The Dept. of Housing and Urban Development (HUD) announced Friday it is
instituting a one-year moratorium on the Federal Housing Administration (FHA)
90-day anti-flipping rule.
With certain exceptions, such as HUD-owned and bank-owned properties, FHA
currently prohibits insuring a mortgage on a home owned by the seller for less
than 90 days. However, beginning Feb. 1, buyers may use FHA-insured financing
to purchase properties resold through private developers and investors,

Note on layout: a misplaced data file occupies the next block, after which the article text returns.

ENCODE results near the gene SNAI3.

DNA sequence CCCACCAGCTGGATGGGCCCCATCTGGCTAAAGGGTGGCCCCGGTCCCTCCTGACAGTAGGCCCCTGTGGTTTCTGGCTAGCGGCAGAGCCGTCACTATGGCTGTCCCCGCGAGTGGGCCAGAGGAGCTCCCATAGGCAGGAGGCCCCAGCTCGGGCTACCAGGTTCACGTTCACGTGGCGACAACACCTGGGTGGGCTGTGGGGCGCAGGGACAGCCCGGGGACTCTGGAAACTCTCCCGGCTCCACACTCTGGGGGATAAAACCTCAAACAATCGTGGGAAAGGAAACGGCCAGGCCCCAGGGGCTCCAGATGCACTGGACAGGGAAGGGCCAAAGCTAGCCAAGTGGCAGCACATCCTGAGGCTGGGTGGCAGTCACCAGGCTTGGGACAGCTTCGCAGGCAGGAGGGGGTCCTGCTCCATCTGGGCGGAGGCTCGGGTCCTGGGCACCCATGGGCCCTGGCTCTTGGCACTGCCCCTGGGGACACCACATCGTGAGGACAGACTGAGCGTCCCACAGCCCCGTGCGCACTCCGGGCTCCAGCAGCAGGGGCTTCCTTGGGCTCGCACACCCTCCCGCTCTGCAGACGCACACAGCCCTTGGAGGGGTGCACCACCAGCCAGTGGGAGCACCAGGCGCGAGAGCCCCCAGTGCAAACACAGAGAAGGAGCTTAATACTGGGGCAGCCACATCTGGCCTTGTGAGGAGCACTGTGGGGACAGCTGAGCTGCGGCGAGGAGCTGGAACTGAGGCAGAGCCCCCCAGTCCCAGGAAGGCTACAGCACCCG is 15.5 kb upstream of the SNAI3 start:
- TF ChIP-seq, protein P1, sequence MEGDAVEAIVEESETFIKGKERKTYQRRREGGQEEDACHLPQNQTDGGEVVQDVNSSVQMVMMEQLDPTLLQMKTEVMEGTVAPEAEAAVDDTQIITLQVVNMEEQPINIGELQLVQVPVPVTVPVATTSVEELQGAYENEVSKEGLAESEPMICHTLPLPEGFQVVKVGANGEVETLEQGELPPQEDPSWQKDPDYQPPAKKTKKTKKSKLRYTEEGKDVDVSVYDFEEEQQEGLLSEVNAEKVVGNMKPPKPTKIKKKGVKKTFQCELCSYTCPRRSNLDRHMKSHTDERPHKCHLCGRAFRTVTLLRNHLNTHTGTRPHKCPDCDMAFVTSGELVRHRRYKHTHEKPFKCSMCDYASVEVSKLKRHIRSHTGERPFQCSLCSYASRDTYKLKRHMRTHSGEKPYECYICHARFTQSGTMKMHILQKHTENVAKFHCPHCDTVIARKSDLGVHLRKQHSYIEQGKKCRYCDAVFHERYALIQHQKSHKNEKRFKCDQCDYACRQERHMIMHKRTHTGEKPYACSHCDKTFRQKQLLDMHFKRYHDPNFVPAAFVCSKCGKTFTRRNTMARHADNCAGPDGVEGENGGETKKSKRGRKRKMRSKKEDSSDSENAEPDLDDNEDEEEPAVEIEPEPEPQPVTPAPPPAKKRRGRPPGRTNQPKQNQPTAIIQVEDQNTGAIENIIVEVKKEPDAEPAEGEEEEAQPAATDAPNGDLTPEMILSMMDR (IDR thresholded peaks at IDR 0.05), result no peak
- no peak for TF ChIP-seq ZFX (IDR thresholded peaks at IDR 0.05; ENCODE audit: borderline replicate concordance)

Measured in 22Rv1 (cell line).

providing access to a broader array of recently foreclosed properties.
Under the temporary waiver, all transactions must be arm's-length, and most
properties will require additional documentation of improvements and
justification of the price increase. Additional documentation may include a
second appraisal and a property inspection ordered by the lender.
C.A.R. recently submitted a letter to FHA Commissioner David Stevens detailing
the challenges facing many home buyers using FHA loans, such as the lack of
housing inventory available to FHA buyers, and the need for this rule to be
revised to reflect current market conditions. The reexamination of the 90-day
anti-flipping rule was passed as an action item during C.A.R.'s board of
directors meetings in October.